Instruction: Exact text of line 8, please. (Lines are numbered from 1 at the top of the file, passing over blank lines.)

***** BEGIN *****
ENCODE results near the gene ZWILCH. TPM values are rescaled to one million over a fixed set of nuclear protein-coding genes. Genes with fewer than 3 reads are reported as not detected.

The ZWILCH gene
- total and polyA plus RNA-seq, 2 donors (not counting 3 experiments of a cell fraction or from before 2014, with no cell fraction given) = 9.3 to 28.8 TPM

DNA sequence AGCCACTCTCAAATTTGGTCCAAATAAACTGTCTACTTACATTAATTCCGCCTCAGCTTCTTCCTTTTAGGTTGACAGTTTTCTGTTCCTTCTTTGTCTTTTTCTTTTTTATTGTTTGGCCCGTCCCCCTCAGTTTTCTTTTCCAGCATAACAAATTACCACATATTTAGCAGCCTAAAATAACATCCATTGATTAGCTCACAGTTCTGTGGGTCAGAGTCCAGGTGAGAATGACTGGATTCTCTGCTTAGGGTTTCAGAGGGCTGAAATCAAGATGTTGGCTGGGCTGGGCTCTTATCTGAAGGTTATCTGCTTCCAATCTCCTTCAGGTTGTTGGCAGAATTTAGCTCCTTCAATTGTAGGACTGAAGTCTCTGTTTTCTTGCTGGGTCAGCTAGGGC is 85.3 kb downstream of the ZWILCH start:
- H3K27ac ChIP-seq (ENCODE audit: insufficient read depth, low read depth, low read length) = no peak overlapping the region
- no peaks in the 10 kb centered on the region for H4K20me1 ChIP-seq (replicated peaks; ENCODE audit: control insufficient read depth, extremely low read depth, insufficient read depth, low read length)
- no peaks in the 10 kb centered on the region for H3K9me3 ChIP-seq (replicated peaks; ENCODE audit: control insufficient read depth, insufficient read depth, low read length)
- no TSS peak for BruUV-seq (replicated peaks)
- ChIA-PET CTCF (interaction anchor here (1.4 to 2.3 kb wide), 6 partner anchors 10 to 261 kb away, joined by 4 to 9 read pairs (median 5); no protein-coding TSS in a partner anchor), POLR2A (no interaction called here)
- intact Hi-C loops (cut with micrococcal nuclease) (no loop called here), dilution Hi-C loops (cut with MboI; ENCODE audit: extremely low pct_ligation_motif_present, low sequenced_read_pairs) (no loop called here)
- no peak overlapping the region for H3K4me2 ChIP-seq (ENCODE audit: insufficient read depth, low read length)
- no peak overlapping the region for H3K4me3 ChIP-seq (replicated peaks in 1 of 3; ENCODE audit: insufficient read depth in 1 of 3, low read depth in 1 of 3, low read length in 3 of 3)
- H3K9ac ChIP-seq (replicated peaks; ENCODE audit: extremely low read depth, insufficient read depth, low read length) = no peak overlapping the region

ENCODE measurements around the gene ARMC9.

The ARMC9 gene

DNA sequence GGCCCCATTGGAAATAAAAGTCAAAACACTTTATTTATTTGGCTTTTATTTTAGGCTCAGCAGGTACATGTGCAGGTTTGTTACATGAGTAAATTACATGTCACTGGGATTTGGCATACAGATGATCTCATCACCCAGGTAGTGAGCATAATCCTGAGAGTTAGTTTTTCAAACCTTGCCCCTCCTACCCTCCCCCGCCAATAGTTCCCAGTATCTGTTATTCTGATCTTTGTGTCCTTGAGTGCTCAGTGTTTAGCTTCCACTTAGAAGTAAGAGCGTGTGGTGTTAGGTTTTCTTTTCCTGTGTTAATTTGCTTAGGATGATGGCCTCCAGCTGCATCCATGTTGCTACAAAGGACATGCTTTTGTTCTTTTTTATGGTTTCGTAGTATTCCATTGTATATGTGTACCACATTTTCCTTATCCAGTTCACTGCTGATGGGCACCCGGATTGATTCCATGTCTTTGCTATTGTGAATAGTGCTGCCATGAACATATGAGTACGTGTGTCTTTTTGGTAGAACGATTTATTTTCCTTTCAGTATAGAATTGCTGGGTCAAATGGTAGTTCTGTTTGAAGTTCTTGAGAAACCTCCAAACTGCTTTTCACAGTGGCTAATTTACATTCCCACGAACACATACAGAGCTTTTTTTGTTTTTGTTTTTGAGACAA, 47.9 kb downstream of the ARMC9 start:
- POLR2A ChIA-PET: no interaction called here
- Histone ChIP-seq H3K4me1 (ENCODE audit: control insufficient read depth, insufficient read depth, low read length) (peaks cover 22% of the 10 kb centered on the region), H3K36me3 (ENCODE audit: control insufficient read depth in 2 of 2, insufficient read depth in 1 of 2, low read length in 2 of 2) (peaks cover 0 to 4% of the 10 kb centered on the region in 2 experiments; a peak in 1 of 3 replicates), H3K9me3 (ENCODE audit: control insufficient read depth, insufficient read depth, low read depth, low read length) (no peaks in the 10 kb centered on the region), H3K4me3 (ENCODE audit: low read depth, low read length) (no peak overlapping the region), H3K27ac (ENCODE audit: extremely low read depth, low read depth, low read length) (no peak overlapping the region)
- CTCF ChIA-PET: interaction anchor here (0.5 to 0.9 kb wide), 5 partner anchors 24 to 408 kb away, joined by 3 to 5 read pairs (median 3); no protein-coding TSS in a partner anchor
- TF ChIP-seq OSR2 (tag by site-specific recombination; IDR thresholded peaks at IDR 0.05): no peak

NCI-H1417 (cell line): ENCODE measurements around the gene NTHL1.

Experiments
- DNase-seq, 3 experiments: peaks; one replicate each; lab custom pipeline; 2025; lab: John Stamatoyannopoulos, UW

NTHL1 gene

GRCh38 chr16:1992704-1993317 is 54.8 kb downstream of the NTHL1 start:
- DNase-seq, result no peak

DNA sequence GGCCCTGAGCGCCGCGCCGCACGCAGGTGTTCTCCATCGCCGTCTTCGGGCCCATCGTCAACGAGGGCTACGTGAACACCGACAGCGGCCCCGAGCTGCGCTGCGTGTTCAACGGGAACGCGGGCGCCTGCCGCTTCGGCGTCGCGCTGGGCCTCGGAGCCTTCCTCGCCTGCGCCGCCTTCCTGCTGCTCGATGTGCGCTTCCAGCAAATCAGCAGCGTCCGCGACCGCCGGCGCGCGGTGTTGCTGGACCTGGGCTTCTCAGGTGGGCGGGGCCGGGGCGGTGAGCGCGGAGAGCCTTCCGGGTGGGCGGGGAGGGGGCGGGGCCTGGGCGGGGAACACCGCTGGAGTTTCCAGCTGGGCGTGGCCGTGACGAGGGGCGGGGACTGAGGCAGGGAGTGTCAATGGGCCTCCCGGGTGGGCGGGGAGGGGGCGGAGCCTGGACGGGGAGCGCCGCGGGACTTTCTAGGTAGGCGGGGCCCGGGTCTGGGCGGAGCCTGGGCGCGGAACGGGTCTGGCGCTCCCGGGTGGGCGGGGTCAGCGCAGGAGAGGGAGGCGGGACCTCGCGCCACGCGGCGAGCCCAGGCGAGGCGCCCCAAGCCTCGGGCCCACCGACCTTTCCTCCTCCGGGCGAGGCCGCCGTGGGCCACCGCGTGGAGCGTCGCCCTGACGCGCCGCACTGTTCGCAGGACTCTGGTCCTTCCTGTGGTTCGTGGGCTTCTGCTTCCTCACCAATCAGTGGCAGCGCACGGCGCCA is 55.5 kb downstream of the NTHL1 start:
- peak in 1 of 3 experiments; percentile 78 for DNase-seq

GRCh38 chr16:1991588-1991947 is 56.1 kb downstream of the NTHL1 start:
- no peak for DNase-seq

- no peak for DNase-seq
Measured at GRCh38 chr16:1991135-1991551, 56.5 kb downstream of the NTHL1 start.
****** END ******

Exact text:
- no TSS peak for BruUV-seq (replicated peaks)